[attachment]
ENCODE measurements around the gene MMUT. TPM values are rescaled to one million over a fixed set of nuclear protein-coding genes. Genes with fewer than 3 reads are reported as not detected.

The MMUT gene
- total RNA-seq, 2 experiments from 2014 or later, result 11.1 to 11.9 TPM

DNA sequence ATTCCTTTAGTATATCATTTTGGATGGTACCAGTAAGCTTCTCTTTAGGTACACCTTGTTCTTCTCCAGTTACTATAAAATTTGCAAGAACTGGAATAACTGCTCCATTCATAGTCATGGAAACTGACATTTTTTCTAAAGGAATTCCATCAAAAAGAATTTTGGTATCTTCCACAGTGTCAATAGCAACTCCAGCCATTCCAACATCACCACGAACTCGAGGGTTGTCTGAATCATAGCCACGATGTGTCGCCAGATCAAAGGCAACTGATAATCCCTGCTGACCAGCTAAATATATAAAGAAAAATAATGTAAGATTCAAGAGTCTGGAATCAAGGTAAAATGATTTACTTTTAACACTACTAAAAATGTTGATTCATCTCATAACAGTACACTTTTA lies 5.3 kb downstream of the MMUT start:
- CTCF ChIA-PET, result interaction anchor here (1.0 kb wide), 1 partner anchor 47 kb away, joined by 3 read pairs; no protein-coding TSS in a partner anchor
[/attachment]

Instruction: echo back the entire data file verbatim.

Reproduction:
ENCODE measurements around the gene MMUT. TPM values are rescaled to one million over a fixed set of nuclear protein-coding genes. Genes with fewer than 3 reads are reported as not detected.

The MMUT gene
- total RNA-seq, 2 experiments from 2014 or later, result 11.1 to 11.9 TPM

DNA sequence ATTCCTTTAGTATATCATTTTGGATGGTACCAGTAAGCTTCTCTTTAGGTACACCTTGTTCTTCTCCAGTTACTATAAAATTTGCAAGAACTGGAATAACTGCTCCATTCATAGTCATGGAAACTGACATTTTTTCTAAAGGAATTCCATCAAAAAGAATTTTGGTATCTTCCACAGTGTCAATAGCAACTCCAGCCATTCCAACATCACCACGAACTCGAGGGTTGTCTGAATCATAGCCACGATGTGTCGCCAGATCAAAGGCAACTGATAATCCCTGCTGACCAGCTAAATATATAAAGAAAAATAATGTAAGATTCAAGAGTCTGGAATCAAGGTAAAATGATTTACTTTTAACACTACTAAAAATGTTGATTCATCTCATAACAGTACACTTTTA lies 5.3 kb downstream of the MMUT start:
- CTCF ChIA-PET, result interaction anchor here (1.0 kb wide), 1 partner anchor 47 kb away, joined by 3 read pairs; no protein-coding TSS in a partner anchor